accept no more than ten students per class. The training courses usually 
run for one full day, or two half days.
<BR CLEAR>
</P>
<!-- this ends the training section --> 
</DIV>

The Seminars Section

Next comes the seminars section, which is very similar in style and structure to the training section. However, since the seminars section appears on the right, the SEMINARHEAD style sets the float property to right. Also, the SEMINAR style sets the margin-left property to 30% and the margin-right property to 10%, so that the seminars section appears on the right of the main block.

Figure 6.4 The Seminars Section

The seminar section includes a list of seminars:

Figure 6.5 Outdented Items in the List of Seminars

The first line of each item in this list is outdented. This effect is achieved by using the SEMINARLIST style. This style sets the margin-left property and sets a text-indent value equal to minus the left margin, as shown here:

all.SEMINARLIST{margin-left:40pt; text-indent:-40pt;}

In the body text, each paragraph in the list of seminars uses the SEMINARLIST style, as shown below:

<P>Here is a list of available seminars:</P>
<P CLASS=SEMINARLIST> <B>Using Colors in Style Sheets: </B>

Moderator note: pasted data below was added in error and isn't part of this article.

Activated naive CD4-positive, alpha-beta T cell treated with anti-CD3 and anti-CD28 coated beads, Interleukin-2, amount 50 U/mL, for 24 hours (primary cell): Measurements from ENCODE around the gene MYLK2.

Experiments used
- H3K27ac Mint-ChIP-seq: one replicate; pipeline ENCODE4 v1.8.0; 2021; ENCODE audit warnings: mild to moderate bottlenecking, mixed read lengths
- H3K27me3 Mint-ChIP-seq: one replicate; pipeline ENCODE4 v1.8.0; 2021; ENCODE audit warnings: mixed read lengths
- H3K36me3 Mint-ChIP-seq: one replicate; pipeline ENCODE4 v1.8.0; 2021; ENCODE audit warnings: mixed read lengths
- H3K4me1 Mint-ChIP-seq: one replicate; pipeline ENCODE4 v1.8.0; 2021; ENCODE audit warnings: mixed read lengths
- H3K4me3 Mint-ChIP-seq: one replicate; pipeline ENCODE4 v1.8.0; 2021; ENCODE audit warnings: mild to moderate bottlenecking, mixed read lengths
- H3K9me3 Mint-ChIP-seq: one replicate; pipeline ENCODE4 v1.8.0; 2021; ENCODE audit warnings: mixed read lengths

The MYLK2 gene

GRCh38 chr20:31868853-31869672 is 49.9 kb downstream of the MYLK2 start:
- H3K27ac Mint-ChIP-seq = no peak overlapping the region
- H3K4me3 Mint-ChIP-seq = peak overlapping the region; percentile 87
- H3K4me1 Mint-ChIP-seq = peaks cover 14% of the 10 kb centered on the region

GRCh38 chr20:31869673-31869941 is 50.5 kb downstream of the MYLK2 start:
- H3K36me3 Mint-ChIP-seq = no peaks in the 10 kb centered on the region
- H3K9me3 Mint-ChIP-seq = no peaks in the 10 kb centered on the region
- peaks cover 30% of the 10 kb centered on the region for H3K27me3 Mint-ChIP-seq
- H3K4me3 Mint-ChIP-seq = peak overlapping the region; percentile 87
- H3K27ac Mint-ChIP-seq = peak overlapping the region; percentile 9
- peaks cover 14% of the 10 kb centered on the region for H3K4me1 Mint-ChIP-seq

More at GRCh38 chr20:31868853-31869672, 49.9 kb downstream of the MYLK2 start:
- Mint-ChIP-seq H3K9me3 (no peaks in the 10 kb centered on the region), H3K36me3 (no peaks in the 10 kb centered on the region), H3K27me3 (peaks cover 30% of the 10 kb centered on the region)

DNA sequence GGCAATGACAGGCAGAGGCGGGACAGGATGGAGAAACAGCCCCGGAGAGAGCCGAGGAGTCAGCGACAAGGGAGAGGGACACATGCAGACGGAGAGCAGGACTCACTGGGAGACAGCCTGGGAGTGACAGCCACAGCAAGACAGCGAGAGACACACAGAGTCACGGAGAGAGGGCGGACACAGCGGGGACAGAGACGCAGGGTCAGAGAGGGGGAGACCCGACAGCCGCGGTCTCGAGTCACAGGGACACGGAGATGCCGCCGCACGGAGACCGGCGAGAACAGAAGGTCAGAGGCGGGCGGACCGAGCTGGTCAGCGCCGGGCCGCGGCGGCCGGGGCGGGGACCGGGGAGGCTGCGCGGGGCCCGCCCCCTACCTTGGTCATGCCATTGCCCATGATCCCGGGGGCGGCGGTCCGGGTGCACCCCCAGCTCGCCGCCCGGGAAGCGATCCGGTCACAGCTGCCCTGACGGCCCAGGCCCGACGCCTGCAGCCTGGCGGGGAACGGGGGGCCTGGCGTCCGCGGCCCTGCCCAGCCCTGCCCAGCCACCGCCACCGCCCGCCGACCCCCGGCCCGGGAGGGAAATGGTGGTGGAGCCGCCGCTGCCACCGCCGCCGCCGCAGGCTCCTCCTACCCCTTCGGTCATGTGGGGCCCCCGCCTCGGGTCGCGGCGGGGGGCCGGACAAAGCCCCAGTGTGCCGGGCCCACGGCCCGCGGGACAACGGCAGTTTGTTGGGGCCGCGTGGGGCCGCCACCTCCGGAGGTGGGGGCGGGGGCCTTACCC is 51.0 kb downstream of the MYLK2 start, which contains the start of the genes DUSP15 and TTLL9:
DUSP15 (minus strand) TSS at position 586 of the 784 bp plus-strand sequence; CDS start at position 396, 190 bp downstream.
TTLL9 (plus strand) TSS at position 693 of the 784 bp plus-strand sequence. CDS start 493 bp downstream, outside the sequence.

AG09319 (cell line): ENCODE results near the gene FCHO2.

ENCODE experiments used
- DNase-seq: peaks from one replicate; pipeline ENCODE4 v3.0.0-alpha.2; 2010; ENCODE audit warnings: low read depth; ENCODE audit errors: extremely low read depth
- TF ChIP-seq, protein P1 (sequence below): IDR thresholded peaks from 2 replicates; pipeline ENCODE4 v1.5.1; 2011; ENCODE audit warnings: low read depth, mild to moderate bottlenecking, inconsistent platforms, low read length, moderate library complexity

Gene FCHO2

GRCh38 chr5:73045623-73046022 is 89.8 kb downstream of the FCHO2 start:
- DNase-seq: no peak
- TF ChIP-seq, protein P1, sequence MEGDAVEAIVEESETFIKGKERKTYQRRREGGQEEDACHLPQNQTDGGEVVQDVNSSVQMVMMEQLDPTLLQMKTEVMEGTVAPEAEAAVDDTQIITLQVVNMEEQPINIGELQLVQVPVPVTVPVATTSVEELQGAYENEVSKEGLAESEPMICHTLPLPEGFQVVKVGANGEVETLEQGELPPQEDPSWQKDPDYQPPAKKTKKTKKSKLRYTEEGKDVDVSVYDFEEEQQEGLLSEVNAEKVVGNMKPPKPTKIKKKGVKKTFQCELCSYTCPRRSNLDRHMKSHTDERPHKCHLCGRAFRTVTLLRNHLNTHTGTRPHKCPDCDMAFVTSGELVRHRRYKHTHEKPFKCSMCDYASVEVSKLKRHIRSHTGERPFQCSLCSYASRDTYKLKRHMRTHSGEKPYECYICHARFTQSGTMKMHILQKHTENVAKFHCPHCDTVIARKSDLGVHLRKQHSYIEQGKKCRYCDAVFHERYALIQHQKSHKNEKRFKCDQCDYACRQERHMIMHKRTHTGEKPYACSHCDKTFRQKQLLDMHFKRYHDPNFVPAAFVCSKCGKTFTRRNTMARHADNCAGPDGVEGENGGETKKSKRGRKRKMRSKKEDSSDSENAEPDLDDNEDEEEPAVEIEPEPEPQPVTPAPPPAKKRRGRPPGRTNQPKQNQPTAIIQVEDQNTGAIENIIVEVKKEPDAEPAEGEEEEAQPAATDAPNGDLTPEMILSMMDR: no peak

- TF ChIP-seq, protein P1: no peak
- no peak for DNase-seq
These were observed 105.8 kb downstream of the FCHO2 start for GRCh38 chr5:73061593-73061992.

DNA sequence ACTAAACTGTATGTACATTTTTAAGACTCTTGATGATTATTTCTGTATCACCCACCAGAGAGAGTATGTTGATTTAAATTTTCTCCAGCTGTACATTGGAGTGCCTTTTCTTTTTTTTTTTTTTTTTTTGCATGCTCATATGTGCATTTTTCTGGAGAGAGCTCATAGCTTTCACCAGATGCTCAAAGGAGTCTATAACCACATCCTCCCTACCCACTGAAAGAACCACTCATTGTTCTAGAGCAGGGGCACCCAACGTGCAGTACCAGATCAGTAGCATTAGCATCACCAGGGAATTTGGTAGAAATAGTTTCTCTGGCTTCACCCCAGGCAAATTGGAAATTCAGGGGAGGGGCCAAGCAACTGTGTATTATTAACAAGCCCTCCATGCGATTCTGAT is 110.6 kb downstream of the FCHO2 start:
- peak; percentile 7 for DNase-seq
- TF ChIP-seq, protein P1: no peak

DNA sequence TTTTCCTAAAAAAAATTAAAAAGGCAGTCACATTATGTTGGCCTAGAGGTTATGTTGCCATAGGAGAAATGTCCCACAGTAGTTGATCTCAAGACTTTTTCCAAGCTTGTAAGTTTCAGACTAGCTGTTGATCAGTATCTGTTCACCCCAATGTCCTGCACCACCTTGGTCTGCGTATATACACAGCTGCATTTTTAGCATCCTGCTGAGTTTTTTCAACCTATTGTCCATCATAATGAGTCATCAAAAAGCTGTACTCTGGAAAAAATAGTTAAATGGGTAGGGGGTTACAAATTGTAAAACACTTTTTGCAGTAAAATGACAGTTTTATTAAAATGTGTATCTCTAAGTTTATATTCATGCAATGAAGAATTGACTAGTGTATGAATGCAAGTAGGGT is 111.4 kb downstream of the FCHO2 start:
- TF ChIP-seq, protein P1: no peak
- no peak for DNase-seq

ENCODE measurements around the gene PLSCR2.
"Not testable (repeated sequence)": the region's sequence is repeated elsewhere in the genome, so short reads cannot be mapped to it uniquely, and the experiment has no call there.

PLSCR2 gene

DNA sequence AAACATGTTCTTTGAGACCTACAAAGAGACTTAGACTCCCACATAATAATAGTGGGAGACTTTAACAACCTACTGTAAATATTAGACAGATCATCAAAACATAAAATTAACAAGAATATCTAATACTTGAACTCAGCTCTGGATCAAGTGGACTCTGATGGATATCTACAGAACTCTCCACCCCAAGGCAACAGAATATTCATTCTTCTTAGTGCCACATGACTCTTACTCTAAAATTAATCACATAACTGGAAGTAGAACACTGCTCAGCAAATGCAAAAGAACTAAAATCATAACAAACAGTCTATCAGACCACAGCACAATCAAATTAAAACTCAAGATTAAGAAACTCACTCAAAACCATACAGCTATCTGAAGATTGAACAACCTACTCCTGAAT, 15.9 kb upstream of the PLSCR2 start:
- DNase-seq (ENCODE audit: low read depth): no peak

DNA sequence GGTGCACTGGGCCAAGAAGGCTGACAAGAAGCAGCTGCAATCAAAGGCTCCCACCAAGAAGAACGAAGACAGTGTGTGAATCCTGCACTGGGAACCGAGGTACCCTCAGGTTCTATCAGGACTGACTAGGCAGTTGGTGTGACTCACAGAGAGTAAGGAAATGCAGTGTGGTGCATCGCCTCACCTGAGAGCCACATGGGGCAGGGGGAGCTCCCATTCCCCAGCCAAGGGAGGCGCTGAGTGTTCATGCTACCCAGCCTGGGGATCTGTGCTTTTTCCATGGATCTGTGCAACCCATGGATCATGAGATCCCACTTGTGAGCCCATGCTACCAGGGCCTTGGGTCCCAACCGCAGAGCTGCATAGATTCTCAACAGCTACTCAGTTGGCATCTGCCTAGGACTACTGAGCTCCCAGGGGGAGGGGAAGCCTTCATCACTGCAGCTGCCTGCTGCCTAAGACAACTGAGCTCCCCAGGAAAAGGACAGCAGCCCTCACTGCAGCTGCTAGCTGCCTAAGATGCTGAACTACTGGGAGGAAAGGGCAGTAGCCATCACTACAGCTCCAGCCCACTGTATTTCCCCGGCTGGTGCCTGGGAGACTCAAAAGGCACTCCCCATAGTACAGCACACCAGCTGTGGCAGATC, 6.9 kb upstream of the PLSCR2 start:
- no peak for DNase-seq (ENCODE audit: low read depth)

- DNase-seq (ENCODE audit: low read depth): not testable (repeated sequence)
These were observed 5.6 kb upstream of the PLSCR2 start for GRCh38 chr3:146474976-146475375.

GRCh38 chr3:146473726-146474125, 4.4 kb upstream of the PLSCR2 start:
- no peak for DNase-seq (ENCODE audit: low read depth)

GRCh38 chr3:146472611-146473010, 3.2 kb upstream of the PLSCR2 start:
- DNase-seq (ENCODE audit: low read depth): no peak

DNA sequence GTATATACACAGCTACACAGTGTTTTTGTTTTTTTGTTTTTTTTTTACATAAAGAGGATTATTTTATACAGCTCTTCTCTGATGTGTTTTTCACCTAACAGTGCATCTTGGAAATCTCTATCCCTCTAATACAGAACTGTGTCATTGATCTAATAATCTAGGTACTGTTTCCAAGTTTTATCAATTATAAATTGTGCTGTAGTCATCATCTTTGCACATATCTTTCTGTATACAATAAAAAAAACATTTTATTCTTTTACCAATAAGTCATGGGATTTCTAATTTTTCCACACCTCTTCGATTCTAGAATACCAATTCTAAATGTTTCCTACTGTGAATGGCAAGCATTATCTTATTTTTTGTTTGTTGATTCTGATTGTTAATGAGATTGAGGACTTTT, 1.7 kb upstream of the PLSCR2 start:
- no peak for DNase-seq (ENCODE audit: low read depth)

<I>discussion of this seminar...</I></P>
<P CLASS=SEMINARLIST> <B>Using Boxes For Headings:</B>
<I>discussion of this seminar...</I></P>
<P CLASS=SEMINARLIST> <B>Using Text Properties of Style Sheets: </B>
<I>discussion of this seminar...</I></P>

Note, however that you could achieve the same result by enclosing the paragraphs in a DIV block that uses the SEMINARLIST style, and then there would be no need to individually specify the SEMINARLIST class for each paragraph.


Web Sites and Consultation Sections

These two sections use the same layout and style structure as the training and seminars section.


The Background Block

At the bottom of the page, you see an explanatory paragraph that's in the main body of the page. This paragraph is at the top level (that is, it's directly in the BODY element.) It uses the INBACK style.